This report focuses on the global Health Coaching Market with the future forecast, growth opportunity, key market, and key players. The study objectives are to present the Health Coaching Market development in North America, Europe, China, Japan, Southeast Asia, India, and Central & South America.

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Top Key Players in Health Coaching Market:

AFPA, Dr. Sears Wellness Institute, FMCA, ExpertRating, Duke Integrative Medicine, Aetna, Humana, National Society of Health Coaches, Wellcoaches School of Coaching

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MARKET DYNAMICS

The key market drivers for Health Coaching Market Includes, rising awareness among people about good health and nutrition along with increasing incidences of chronic diseases. Moreover, rising geriatric population across the globe with high need of keeping physical and mental health fit is also expected to drive market growth during forecast period.

MARKET SCOPE

The Health Coaching Market is a specialized and in-depth study of the Healthcare industry with a special focus on the global market trend analysis. The report aims to provide an overview of Health Coaching market with detailed market segmentation by mode of learning, type, coach type and application. The Health Coaching Market is expected to witness high growth during the forecast period. The report provides key statistics on the market status of the leading players in Health Coaching Market and offers key trends and opportunities in the market.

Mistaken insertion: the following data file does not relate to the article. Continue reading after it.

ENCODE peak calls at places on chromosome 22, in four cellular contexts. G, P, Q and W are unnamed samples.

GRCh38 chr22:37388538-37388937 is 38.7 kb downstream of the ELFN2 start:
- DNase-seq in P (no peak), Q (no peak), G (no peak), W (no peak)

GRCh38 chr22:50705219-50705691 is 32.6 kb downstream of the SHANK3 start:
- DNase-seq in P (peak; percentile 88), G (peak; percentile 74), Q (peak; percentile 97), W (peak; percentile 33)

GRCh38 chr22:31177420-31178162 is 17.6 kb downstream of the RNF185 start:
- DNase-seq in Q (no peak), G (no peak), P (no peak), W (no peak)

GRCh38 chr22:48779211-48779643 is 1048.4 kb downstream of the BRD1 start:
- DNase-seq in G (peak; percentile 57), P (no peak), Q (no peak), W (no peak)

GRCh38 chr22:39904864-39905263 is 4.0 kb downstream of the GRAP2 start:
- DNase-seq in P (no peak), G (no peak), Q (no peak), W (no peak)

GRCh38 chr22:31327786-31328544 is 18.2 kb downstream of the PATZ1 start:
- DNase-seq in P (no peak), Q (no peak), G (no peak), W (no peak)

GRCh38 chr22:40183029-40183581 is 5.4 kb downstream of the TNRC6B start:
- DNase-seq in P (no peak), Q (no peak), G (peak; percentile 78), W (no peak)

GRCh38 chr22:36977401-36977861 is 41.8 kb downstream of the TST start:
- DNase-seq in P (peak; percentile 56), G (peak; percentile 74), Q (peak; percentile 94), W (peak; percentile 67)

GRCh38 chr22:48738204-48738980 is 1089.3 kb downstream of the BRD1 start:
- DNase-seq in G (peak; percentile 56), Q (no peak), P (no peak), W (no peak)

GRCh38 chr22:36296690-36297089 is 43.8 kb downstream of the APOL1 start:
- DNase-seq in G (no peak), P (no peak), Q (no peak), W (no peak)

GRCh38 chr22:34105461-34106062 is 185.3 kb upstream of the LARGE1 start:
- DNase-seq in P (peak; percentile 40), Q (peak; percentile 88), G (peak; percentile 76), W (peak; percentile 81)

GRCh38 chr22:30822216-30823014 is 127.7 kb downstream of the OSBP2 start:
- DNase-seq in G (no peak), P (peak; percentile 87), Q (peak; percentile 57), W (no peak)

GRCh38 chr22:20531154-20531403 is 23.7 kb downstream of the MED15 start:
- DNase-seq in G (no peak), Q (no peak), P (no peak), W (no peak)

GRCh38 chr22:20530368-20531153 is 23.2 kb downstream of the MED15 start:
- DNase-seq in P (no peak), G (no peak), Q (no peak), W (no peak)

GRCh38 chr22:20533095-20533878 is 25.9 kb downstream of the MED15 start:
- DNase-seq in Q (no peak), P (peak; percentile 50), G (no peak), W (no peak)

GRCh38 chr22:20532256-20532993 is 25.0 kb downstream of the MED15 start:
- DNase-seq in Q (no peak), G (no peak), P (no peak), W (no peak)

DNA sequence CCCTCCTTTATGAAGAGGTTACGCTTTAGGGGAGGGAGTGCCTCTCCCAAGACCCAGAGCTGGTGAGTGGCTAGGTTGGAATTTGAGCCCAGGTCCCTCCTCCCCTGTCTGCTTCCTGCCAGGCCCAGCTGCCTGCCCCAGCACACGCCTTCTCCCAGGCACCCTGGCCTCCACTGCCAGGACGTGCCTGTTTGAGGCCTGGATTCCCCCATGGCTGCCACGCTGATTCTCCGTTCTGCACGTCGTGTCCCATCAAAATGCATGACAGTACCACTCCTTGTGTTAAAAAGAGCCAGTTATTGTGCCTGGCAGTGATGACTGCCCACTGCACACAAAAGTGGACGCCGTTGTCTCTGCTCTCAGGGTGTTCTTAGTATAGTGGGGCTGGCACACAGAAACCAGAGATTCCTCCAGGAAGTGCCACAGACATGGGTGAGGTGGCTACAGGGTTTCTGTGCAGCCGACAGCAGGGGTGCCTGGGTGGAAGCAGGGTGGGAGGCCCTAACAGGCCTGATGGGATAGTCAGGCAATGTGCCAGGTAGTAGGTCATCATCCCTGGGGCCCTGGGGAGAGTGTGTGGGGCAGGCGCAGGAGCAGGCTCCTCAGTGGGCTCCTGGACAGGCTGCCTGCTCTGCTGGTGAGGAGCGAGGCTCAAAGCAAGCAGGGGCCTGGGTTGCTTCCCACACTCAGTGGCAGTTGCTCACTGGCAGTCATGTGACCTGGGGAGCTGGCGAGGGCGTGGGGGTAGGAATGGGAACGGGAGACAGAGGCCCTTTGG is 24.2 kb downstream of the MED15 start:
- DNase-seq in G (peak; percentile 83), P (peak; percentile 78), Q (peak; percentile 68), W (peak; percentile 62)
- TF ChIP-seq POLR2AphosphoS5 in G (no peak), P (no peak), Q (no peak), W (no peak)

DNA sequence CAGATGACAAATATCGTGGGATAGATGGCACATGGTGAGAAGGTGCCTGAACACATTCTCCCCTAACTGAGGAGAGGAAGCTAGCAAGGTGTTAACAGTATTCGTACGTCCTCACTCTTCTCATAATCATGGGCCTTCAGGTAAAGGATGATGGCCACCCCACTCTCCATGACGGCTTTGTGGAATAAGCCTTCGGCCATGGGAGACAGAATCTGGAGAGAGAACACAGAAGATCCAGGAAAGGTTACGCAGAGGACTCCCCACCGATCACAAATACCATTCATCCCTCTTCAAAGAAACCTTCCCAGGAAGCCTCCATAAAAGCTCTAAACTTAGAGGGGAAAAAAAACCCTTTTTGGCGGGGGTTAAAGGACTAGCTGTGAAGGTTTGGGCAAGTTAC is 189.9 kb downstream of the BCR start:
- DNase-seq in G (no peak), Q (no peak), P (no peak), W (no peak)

MARKET SEGMENTATION

The Health Coaching Market is segmented on the basis of mode of learning, type, coach type and application. On the basis of mode of learning the market is segmented as, online and offline mode. On the basis of type the market is segmented as, holistic health coach, wellness coach. On the basis of coach type the market is segmented as, personal coach and family coach. On the basis of application the market is segmented as, general wellness, weight loss, stress management and others.

The Health Coaching Market is anticipated to grow with a significant rate in the coming years, owing to factors such as, rising incidence and prevalence of chronic diseases, increasing healthcare expenses toward growth of eHealth, telemedicine, telehealth. Rapid growth in delivery of services to patients, several technological enlargements in the healthcare industry in Asia Pacific and Europe are expected to offer growth opportunities for the players operating in the market.